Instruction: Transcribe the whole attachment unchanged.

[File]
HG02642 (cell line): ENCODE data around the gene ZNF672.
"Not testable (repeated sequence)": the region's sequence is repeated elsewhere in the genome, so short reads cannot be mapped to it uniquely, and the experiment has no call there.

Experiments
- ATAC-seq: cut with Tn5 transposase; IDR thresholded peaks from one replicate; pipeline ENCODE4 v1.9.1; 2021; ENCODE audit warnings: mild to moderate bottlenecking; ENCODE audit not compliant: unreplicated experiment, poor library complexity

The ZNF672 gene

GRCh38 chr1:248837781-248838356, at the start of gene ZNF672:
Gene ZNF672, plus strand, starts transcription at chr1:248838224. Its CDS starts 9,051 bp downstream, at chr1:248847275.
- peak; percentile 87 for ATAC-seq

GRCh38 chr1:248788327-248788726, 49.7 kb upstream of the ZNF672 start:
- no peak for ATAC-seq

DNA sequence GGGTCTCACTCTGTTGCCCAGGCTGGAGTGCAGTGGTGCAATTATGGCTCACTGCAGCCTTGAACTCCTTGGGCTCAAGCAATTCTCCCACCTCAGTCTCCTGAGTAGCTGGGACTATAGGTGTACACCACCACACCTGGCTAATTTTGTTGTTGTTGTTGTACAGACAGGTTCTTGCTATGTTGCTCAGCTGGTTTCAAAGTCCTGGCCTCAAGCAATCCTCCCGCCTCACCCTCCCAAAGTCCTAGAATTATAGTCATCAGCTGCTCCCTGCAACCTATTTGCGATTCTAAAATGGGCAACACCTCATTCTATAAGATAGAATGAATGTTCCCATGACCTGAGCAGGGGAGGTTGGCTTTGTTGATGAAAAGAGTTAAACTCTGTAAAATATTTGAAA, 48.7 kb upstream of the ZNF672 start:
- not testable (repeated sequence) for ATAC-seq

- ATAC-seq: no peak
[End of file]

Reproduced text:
HG02642 (cell line): ENCODE data around the gene ZNF672.
"Not testable (repeated sequence)": the region's sequence is repeated elsewhere in the genome, so short reads cannot be mapped to it uniquely, and the experiment has no call there.

Experiments
- ATAC-seq: cut with Tn5 transposase; IDR thresholded peaks from one replicate; pipeline ENCODE4 v1.9.1; 2021; ENCODE audit warnings: mild to moderate bottlenecking; ENCODE audit not compliant: unreplicated experiment, poor library complexity

The ZNF672 gene

GRCh38 chr1:248837781-248838356, at the start of gene ZNF672:
Gene ZNF672, plus strand, starts transcription at chr1:248838224. Its CDS starts 9,051 bp downstream, at chr1:248847275.
- peak; percentile 87 for ATAC-seq

GRCh38 chr1:248788327-248788726, 49.7 kb upstream of the ZNF672 start:
- no peak for ATAC-seq

DNA sequence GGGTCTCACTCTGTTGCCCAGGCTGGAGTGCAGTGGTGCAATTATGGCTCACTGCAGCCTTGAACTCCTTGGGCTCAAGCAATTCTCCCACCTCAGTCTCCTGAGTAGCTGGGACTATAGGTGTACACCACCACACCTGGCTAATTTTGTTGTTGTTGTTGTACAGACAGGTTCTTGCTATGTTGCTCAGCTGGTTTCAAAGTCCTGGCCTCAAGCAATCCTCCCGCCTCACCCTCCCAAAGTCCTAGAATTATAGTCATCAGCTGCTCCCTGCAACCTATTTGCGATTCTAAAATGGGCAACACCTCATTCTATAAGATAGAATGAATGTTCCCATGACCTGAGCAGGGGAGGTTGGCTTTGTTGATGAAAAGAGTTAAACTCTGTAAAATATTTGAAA, 48.7 kb upstream of the ZNF672 start:
- not testable (repeated sequence) for ATAC-seq

- ATAC-seq: no peak